Are planetary nebulae the result of supernovae? (Intermediate)

No, they are two entirely different things. A planetary nebula is born when a low mass star dies (low mass means less than about 8 times the mass of the Sun), while the supernova is the death of a massive star.

In low mass stars, the outer envelope of the star is ejected out while the core of the star becomes a "white dwarf". The ejected envelope expands away from the central star and creates the nebula that we see. So, if you look at the pictures of classic planetary nebulae like the Ring nebula, you will be a ring of material with a star in the center. The ring of material was once part of the star in the center, but now has been ejected. The central star is now a white dwarf.

In high mass stars, the story is entirely different. Nuclear fusion in the core produces elements all the way to iron. Once the mass of the iron core exceeds a certain threshold, it collapses causing shock waves to propagate outwards. The end result is the titanic explosion called the supernova, leaving behind a neutron star or a black hole. The exploded remains of the star form a "supernova remnant". Examples are the Crab nebula (M1 in Taurus) and the Veil nebula in Cygnus. Hence, a supernova produces a supernova remnant and not a planetary nebula.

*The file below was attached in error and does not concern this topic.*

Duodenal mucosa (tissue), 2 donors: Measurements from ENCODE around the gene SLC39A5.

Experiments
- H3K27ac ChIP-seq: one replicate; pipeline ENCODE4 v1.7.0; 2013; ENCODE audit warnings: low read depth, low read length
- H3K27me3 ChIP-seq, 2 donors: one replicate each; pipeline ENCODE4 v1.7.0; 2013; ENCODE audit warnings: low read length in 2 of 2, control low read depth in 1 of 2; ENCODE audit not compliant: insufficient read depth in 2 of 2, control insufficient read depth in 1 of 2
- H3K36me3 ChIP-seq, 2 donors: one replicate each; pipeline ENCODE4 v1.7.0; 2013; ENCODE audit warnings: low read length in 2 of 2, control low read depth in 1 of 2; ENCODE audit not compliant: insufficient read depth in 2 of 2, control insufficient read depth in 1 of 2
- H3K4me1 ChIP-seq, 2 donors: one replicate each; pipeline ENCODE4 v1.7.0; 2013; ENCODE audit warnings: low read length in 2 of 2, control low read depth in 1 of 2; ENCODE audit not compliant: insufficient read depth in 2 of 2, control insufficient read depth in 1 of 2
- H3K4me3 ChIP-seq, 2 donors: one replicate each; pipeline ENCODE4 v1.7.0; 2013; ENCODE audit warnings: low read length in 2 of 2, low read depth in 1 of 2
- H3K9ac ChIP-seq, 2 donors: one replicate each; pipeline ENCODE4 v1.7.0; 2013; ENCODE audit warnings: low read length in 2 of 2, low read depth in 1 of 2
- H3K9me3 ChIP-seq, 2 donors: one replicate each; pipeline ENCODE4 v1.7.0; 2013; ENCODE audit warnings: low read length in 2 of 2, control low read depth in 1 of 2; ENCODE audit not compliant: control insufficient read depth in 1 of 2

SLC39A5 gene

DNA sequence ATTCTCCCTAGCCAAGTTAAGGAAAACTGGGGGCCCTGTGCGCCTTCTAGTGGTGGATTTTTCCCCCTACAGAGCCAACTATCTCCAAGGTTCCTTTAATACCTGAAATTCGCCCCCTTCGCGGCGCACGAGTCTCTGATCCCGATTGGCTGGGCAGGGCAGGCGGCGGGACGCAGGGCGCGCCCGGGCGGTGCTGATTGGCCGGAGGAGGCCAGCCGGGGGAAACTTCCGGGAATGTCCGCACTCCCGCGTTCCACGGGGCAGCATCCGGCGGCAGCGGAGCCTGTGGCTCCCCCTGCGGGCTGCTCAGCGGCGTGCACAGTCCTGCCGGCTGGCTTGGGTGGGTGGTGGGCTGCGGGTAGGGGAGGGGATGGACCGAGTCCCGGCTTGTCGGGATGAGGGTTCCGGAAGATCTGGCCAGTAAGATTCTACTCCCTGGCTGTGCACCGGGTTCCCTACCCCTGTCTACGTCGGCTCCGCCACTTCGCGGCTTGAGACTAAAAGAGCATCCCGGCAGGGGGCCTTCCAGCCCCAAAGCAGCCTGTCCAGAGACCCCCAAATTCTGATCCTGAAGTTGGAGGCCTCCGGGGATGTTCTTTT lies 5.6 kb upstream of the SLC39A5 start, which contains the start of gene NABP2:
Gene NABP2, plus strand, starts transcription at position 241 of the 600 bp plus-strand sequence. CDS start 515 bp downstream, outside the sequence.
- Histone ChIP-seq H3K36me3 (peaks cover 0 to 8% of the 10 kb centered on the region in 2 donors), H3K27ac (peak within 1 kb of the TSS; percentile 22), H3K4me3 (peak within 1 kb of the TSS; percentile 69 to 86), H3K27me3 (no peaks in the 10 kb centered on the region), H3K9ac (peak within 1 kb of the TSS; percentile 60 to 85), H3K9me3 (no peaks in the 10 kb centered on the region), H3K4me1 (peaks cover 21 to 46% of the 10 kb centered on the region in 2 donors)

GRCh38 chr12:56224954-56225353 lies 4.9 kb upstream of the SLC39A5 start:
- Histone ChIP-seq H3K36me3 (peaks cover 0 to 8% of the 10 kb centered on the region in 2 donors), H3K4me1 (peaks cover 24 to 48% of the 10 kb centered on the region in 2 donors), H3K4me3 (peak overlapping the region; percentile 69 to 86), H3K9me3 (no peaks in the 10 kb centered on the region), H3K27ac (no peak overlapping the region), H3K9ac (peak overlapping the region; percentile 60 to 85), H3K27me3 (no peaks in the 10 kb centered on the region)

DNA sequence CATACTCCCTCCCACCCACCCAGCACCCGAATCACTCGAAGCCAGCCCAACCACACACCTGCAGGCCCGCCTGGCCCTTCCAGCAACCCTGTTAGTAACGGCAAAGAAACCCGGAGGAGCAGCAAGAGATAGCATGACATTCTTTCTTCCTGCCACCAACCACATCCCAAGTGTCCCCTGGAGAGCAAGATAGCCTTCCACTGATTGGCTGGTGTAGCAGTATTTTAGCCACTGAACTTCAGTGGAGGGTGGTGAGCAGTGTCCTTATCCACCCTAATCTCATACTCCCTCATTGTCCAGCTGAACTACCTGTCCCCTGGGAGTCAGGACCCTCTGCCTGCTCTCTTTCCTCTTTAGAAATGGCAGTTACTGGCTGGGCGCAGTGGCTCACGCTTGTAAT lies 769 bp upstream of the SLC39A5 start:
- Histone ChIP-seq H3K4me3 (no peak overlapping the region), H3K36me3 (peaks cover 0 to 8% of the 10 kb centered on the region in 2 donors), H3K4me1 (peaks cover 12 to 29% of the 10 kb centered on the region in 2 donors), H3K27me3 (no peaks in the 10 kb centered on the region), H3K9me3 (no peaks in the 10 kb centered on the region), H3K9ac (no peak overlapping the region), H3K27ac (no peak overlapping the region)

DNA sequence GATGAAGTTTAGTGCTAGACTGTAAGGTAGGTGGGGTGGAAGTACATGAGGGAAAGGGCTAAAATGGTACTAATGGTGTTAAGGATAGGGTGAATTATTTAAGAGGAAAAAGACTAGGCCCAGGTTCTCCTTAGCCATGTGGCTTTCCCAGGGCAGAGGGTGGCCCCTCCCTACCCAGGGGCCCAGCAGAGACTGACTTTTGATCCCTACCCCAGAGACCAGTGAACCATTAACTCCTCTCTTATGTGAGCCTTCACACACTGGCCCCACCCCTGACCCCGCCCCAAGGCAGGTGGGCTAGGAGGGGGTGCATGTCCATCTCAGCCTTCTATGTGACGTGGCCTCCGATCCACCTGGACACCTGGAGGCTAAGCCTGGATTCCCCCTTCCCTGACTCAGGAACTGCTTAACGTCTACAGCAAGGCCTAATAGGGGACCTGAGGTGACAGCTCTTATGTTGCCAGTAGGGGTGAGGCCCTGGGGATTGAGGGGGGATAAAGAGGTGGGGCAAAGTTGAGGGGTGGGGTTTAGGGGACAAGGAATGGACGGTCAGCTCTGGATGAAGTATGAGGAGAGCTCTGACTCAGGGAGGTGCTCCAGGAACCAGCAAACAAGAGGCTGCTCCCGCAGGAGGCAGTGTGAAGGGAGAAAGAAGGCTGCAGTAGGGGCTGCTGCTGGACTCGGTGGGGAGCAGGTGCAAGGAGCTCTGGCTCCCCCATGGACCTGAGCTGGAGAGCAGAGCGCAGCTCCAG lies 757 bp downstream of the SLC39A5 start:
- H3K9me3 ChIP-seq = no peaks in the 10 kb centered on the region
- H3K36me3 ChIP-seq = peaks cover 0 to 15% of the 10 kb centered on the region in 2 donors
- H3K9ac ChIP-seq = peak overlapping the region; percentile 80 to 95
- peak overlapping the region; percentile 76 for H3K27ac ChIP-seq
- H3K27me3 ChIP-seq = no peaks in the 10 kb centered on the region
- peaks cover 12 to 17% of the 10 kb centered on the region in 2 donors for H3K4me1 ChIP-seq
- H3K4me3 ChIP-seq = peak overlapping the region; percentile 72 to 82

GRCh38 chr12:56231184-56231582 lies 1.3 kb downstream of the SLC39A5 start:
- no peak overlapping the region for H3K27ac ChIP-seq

This page was last updated June 27, 2015.

About the Author

Jagadheep D. Pandian

Jagadheep D. Pandian

Jagadheep built a new receiver for the Arecibo radio telescope that works between 6 and 8 GHz. He studies 6.7 GHz methanol masers in our Galaxy. These masers occur at sites where massive stars are being born. He got his Ph.D from Cornell in January 2007 and was a postdoctoral fellow at the Max Planck Insitute for Radio Astronomy in Germany. After that, he worked at the Institute for Astronomy at the University of Hawaii as the Submillimeter Postdoctoral Fellow. Jagadheep is currently at the Indian Institute of Space Scence and Technology.

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